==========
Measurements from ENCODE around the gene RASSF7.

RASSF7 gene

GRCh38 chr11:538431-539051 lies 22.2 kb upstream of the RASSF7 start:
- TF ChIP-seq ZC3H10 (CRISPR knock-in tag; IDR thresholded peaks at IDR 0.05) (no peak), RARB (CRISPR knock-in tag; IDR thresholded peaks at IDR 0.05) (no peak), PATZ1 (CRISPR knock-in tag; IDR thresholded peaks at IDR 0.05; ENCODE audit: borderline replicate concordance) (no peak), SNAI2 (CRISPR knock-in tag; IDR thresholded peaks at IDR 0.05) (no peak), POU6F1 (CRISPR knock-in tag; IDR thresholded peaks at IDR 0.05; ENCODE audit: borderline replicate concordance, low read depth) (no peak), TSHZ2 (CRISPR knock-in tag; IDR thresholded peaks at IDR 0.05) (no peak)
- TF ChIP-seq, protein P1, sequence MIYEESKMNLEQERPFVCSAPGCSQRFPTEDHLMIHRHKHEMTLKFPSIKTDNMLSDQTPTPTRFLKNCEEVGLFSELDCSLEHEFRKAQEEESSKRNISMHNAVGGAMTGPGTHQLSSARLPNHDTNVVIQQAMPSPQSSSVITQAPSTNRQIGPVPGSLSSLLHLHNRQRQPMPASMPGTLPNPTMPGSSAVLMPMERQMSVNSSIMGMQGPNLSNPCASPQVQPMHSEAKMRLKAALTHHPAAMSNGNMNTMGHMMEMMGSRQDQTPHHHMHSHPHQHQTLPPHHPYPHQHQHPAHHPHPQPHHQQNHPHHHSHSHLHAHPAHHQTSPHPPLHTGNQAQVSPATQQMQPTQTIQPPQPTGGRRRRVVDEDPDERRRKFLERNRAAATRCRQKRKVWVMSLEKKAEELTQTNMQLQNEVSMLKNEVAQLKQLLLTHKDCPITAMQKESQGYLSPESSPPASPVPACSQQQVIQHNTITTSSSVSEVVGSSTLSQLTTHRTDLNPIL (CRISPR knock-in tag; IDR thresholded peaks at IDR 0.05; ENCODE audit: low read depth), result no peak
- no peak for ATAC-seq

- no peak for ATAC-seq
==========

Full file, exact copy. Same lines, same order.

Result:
Measurements from ENCODE around the gene RASSF7.

RASSF7 gene

GRCh38 chr11:538431-539051 lies 22.2 kb upstream of the RASSF7 start:
- TF ChIP-seq ZC3H10 (CRISPR knock-in tag; IDR thresholded peaks at IDR 0.05) (no peak), RARB (CRISPR knock-in tag; IDR thresholded peaks at IDR 0.05) (no peak), PATZ1 (CRISPR knock-in tag; IDR thresholded peaks at IDR 0.05; ENCODE audit: borderline replicate concordance) (no peak), SNAI2 (CRISPR knock-in tag; IDR thresholded peaks at IDR 0.05) (no peak), POU6F1 (CRISPR knock-in tag; IDR thresholded peaks at IDR 0.05; ENCODE audit: borderline replicate concordance, low read depth) (no peak), TSHZ2 (CRISPR knock-in tag; IDR thresholded peaks at IDR 0.05) (no peak)
- TF ChIP-seq, protein P1, sequence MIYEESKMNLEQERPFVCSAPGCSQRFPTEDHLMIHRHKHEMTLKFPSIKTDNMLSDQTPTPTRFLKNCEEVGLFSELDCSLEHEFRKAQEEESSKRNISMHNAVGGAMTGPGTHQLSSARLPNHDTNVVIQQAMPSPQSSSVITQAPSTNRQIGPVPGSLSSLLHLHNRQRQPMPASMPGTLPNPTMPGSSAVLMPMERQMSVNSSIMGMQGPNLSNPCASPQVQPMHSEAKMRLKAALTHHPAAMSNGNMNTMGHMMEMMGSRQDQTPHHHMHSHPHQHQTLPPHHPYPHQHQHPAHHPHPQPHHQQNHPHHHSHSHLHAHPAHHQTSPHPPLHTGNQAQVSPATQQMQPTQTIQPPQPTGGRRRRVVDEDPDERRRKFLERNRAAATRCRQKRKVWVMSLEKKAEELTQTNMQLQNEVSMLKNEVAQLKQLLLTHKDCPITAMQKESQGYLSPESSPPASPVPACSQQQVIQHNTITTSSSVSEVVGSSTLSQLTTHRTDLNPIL (CRISPR knock-in tag; IDR thresholded peaks at IDR 0.05; ENCODE audit: low read depth), result no peak
- no peak for ATAC-seq

- no peak for ATAC-seq